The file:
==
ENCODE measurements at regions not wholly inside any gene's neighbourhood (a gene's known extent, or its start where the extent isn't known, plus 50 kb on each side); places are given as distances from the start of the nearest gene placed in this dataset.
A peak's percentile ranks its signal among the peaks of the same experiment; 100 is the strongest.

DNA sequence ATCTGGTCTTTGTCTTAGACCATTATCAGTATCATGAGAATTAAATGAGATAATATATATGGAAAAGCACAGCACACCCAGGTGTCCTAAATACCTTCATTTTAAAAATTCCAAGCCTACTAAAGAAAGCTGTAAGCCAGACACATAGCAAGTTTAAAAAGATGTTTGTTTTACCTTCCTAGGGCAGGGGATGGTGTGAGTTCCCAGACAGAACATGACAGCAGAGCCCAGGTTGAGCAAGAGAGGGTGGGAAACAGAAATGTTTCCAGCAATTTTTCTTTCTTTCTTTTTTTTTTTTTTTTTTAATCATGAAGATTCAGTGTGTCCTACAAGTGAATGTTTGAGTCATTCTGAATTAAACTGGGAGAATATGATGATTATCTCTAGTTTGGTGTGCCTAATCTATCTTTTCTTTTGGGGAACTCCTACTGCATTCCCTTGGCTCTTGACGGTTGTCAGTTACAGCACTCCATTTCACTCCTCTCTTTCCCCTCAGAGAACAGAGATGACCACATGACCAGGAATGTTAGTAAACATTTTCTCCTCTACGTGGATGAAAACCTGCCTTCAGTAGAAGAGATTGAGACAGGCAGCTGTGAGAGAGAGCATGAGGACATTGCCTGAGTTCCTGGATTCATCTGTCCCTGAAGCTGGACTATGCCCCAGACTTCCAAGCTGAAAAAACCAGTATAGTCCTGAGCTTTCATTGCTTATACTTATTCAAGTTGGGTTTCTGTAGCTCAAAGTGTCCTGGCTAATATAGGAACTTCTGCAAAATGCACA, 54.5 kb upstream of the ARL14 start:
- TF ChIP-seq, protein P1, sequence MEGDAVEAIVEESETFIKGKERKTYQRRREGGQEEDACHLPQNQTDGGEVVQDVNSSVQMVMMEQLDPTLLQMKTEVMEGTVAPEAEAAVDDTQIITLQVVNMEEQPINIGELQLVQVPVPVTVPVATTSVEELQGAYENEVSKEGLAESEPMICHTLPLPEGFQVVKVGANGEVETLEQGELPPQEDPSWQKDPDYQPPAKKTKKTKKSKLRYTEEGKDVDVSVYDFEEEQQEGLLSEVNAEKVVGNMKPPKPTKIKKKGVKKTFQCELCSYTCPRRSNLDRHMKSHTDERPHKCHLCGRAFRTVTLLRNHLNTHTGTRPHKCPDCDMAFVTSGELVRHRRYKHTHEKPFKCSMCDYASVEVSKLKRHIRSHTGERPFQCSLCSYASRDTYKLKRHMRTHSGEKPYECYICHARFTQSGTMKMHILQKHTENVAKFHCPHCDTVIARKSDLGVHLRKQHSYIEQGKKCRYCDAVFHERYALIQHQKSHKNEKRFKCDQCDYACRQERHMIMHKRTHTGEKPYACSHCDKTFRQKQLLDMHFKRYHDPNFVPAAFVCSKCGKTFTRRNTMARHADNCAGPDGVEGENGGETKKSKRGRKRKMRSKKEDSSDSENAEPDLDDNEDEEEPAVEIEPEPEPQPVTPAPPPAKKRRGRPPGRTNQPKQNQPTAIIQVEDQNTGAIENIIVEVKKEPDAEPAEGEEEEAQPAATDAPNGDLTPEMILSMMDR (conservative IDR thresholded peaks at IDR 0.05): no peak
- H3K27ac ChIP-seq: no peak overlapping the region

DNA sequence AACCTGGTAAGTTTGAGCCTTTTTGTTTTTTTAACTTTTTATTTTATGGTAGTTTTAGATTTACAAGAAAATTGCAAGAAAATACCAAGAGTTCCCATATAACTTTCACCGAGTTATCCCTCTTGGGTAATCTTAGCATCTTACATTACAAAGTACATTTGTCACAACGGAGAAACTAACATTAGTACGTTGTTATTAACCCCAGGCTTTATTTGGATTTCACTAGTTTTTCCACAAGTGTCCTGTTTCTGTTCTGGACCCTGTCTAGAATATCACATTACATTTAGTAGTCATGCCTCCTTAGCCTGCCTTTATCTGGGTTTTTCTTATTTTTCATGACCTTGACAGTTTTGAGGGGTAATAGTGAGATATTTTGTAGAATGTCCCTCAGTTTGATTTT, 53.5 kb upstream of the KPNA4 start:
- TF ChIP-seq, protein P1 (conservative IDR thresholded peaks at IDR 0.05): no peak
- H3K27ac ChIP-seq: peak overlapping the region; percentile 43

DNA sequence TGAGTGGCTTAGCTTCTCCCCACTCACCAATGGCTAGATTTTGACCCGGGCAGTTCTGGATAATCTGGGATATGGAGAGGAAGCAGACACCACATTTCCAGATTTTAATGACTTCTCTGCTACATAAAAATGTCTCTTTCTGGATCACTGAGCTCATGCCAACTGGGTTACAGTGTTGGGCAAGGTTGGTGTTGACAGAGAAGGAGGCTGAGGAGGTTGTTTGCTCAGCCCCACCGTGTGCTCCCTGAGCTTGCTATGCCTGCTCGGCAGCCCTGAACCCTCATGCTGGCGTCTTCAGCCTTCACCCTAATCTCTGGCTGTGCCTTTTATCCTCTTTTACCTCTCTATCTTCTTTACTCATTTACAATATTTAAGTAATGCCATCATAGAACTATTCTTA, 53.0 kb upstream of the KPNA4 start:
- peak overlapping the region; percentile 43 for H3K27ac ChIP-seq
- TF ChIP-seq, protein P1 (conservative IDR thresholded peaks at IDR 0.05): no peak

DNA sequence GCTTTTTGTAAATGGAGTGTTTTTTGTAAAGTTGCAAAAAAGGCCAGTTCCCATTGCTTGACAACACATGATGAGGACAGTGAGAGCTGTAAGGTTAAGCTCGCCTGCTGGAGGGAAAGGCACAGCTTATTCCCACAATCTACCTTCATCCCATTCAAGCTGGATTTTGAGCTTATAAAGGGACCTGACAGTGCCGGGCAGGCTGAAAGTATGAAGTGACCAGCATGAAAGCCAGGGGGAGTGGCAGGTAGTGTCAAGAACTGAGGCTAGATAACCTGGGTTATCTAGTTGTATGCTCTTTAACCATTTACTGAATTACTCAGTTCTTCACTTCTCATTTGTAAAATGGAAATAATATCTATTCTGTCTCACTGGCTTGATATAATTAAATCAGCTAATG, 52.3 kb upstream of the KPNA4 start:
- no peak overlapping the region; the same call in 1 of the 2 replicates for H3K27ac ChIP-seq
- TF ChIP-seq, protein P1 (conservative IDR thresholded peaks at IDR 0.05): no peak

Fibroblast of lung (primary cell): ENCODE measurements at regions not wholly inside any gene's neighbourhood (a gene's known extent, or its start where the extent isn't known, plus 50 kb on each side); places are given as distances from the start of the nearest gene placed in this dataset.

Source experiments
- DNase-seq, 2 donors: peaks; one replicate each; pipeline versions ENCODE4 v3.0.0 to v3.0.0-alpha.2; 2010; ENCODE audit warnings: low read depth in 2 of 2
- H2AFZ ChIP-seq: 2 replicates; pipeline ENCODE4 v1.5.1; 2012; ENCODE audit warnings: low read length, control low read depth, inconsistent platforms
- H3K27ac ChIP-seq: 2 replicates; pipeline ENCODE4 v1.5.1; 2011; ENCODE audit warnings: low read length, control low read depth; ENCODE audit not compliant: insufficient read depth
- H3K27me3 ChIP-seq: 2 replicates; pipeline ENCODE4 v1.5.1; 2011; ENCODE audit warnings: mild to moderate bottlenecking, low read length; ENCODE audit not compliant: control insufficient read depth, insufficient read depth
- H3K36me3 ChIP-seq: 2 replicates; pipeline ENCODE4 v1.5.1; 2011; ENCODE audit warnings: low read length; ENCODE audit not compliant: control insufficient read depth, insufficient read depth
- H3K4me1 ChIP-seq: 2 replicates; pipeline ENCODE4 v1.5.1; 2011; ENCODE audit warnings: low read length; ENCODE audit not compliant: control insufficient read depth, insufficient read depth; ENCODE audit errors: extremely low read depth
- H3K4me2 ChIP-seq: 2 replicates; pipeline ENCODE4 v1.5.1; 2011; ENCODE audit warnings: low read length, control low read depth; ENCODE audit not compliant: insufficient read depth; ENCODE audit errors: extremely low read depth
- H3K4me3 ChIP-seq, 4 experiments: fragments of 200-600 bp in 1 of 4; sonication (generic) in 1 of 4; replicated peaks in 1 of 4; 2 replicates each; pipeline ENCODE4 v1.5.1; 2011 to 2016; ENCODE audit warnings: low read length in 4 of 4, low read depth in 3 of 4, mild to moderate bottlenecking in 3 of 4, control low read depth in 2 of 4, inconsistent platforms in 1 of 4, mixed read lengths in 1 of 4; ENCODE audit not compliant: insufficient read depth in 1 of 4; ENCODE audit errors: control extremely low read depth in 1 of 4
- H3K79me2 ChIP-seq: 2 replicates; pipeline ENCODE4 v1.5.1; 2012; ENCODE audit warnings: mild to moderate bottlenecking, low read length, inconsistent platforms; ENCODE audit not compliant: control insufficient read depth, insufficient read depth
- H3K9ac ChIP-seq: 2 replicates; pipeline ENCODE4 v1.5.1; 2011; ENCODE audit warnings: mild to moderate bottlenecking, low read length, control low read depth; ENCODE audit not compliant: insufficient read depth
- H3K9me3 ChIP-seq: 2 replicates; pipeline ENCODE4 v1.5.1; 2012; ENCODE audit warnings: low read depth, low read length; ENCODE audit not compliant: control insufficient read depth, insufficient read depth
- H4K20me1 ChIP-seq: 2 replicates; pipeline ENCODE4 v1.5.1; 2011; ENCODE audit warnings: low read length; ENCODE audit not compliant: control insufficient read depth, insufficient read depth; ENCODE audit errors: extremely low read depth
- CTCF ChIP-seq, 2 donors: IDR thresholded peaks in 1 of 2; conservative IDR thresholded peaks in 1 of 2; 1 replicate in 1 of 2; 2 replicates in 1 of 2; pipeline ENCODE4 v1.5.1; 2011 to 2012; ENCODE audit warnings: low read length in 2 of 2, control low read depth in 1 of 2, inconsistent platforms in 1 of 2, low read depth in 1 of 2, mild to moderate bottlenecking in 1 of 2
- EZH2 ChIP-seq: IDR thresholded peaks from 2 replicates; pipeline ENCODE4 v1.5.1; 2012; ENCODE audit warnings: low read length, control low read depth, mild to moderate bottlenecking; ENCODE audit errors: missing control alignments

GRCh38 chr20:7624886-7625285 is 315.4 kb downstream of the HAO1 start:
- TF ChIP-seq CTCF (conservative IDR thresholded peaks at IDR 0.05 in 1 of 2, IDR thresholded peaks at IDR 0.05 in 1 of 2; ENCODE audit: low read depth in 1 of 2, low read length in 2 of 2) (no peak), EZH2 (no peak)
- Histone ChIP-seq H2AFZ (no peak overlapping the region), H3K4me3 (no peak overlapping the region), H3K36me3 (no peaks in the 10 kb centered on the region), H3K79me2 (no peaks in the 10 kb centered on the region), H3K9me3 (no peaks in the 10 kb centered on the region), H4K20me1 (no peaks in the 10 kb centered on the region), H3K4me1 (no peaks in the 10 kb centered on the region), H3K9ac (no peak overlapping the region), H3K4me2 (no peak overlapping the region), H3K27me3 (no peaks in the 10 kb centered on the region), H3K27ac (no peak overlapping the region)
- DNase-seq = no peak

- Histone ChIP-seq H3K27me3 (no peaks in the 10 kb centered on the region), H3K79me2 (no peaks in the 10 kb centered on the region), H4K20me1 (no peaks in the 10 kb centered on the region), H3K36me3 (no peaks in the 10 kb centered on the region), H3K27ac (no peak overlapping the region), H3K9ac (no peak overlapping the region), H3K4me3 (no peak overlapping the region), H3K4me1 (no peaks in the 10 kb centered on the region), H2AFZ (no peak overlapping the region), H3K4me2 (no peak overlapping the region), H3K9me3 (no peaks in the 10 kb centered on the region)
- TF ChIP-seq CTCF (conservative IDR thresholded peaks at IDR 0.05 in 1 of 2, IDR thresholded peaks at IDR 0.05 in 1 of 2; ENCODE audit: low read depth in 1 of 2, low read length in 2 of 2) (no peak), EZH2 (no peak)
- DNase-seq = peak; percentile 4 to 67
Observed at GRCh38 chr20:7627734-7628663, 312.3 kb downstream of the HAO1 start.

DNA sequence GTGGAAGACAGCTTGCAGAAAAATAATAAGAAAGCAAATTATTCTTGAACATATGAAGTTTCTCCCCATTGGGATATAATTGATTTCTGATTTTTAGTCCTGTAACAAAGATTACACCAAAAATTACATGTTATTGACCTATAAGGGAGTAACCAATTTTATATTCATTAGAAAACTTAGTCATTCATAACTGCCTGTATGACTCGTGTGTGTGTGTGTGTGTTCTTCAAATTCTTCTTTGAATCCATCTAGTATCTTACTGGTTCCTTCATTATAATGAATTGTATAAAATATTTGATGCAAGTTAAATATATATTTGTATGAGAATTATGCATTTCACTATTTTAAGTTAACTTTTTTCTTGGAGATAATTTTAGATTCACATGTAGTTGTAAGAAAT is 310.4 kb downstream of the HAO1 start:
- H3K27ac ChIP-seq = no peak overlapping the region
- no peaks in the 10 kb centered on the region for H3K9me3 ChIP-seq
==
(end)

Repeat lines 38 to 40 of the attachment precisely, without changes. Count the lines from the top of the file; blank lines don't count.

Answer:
Observed at GRCh38 chr20:7627734-7628663, 312.3 kb downstream of the HAO1 start.

DNA sequence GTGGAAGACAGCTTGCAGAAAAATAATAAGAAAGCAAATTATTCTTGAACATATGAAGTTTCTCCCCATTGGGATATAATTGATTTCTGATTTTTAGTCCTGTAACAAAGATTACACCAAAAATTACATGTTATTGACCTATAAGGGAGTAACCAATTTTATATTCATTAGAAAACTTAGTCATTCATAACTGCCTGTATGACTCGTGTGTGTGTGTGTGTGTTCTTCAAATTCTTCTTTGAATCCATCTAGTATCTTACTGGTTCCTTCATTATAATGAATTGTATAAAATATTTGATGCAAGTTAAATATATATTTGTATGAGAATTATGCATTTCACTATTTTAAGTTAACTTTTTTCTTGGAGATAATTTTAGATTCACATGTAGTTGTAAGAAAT is 310.4 kb downstream of the HAO1 start:
- H3K27ac ChIP-seq = no peak overlapping the region